Of course, subscriptions are how Twitch streamers make a good bulk of their money, so their annoyance is often feigned. Where’s the harm in it, then? They’re simply fulfilling expectations of their livelihood for the promises of cold, hard cash: parasocial interaction, out of harm’s way behind a glimmering LCD screen, as virtual to their viewers as the interface that keeps them contained within the livestream’s playback.

A YouTube video aptly titled “jerma dies” captures within its thirty second runtime the moment wherein Jerma’s viewers force him to work-out with barely a speck left within his energy bar. Whilst sobbing, Jerma gets down on the floor to do push-ups, the Sims-esque music providing a pleasant accompaniment to his eventual “death” about ten seconds later. The man collapses on the ground, the lights darken to a deep blue, and the stream transitions into its next Buy/Build segment as if nothing ever happened.

Nevertheless, the Dollhouse stream was, as you would expect, a complete, and hilarious, performance act. Jerma came to absolutely no harm during the days it was live; in fact, in the following section of the stream after his work-out session, his chat decided to dump a purchased mattress on top of his head, unceremoniously waking him back up. But it raises the question: if their actions resulted in an actual, physical consequence – Jerma getting genuinely hurt, or even killed – would his viewers still have participated in the stream?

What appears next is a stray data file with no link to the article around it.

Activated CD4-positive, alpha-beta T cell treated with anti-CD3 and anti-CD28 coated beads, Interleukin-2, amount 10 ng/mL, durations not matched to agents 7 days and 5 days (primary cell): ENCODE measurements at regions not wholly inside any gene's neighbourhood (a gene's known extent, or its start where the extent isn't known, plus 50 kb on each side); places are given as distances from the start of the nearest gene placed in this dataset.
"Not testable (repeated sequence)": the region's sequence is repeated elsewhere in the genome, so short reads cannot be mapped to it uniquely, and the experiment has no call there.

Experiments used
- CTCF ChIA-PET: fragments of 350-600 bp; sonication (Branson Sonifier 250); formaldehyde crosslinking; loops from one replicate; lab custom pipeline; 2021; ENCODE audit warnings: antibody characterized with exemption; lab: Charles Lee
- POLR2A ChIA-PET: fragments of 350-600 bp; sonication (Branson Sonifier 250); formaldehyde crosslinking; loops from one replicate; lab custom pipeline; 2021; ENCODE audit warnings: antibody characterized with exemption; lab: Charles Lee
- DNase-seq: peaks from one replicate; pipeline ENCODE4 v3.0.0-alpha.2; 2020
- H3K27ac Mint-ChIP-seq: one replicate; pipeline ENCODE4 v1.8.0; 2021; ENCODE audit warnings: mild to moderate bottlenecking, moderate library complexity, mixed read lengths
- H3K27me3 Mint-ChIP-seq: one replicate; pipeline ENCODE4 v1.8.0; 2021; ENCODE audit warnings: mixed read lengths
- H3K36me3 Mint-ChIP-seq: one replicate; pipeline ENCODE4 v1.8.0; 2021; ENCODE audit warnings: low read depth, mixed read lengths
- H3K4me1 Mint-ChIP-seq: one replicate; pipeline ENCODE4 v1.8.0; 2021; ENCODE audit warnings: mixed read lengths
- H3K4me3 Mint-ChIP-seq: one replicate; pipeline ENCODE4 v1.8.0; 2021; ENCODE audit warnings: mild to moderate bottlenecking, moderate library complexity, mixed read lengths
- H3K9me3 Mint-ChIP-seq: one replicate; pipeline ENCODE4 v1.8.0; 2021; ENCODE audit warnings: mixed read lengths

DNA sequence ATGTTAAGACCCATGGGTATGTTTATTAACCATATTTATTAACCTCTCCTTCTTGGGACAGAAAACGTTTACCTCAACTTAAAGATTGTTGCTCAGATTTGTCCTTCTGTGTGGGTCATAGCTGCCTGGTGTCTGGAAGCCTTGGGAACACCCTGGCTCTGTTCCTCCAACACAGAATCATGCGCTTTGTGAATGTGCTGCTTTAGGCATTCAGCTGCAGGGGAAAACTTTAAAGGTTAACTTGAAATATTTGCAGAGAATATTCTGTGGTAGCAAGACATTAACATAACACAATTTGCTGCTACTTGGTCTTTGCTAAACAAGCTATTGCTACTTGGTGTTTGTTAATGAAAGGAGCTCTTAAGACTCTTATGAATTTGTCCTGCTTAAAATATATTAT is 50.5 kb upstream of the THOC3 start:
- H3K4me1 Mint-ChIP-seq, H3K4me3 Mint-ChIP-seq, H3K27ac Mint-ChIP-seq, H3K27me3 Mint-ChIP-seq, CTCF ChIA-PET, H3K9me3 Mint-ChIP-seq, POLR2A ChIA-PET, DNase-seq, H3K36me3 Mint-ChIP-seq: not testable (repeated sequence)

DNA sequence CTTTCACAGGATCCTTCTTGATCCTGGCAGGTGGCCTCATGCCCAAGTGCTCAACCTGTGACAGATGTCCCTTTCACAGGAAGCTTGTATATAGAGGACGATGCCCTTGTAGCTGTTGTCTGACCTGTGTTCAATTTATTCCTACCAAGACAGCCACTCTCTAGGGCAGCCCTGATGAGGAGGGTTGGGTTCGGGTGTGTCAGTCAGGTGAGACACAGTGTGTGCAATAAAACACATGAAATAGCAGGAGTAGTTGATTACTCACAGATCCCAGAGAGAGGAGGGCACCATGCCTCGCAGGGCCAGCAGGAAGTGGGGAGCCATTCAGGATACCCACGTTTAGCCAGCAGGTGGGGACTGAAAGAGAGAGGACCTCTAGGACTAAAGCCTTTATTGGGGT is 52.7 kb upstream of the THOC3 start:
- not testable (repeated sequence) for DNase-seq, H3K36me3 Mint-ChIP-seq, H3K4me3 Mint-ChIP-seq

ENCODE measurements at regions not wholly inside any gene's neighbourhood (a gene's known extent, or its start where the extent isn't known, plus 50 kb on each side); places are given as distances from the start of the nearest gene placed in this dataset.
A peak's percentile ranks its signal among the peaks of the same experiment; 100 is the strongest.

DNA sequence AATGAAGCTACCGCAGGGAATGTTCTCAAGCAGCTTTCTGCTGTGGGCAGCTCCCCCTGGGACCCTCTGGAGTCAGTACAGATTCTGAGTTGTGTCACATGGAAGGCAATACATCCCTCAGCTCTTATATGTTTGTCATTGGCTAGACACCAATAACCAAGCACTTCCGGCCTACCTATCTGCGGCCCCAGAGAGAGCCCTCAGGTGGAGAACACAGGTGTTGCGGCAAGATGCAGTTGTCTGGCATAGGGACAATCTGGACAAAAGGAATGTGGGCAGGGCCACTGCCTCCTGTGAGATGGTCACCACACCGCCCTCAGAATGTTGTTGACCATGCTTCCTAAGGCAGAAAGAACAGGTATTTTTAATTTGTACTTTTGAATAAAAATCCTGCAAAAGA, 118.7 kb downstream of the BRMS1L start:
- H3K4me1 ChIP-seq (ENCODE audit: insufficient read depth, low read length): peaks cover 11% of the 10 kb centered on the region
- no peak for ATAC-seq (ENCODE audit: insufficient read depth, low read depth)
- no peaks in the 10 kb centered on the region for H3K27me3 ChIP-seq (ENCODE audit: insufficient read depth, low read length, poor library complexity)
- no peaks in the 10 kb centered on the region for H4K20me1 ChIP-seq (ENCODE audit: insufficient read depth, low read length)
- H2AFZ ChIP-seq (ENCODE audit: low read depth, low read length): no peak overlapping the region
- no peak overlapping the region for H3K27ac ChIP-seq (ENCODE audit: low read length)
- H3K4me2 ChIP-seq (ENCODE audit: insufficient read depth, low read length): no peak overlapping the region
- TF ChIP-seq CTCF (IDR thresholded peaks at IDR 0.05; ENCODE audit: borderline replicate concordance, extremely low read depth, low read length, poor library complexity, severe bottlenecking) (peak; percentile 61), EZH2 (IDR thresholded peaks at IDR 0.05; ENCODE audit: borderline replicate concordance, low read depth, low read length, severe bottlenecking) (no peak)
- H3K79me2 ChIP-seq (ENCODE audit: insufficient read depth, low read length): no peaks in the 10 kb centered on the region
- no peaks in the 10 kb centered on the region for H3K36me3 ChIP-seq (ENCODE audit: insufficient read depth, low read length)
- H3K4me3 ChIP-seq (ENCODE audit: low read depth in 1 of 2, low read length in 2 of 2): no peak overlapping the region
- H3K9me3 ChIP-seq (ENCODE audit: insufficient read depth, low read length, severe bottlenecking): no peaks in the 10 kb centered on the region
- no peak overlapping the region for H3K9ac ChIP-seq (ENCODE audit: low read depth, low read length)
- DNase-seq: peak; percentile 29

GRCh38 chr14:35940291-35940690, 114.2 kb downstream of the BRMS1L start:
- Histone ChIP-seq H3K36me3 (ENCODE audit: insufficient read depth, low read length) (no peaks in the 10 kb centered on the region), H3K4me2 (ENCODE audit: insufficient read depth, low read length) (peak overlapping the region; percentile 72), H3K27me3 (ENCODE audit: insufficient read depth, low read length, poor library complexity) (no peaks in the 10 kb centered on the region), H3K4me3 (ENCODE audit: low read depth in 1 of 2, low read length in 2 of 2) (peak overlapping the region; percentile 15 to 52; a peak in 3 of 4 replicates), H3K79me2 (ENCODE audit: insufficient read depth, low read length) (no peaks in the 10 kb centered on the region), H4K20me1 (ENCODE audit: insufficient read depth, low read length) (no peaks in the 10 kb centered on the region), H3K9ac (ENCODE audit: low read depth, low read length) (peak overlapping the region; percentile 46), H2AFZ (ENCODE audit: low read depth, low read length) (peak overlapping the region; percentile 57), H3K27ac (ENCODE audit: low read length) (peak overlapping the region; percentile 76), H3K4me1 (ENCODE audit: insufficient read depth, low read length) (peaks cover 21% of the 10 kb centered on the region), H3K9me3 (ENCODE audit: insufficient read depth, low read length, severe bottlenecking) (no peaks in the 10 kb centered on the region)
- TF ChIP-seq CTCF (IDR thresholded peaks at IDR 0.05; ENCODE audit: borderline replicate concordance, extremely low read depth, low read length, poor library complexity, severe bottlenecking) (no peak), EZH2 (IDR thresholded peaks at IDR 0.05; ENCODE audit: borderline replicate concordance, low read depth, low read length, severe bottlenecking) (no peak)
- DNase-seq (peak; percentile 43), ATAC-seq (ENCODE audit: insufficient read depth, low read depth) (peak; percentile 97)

People will always feel more powerful when hidden behind a screen. Countless streamers have had their lives turned upside down from online harassment, with some viewers taking actions so severe as to SWAT (wherein one makes a fake call to emergency services concerning a particular address in order to dispatch to it a large amount of police officers, usually well-armed) those that they dislike, despite its evident illegality. The same goes for any form of cyberbullying. There is a complete disconnect that forms between an individual and the events playing out before them within their browsers: said events aren’t tangible, so they have no consequence – they may as well not be real.

“People will always feel more powerful when hidden behind a screen.”

The following concept is undoubtedly stolen right out from beneath the feet of every sci-fi author ever, but bear with me. Five, ten years into the future, will Twitch regress from being a platform designed solely for gaming and become a life-controlling conglomerate, its participants jumping at the chance to make some sweet, sweet cash completely at the mercy of those clicking eagerly away at their mice to decide exactly what streamers will do next? Five dollars to choose what’s for breakfast, fifteen to decide which subway stop to get off at, fifty to egg them on to ask that hot girl at the bar out on a date…

It would all begin innocuously, for sure. But with the full extent of their control realised, how far would the audience go? Would events segway into uncomfortableness, vulnerability, even violence? Imagine a platform with no rules, nor regulations, to stop them, no value or weight to their actions. That, after a stream ended, perhaps hastily, with events filed away in a VOD for playback and never truly touched again, there would be no legal ramifications for their actions.

How, then, would we decide the monetary value of a life?